Are there any rhetorical devices evident when Myrtle kept shouting Daisy's name in chapter 2?

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MaudlinStreet eNotes educator| Certified Educator

As far as the exact moment of the shouting, the only device that comes to mind is repetition. Myrtle repeatedly yells Daisy's name, until Tom's blow silences her (and breaks her nose). That's all I can name in those sentences. However, the paragraph following Tom's violence is marked by several devices. One example is parallelism. For example:

When he had gone half way he turned around and stared at the scene — his wife and Catherine scolding and consoling as they stumbled here and there among the crowded furniture with articles of aid, and the despairing figure on the couch, bleeding fluently, and trying to spread a copy of TOWN TATTLE. over the tapestry scenes of Versailles.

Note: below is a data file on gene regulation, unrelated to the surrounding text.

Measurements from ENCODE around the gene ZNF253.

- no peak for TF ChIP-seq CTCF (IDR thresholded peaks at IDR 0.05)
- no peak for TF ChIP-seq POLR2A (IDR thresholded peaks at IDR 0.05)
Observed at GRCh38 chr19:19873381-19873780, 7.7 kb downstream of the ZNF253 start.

We also see, in that same sentence, alliteration in the words "stared", "scene", "scolding", and "stumbled"; and "Catherine", "consoling", and "crowded". There is also evidence of polysyndeton, in the repetition of "and".

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The Great Gatsby

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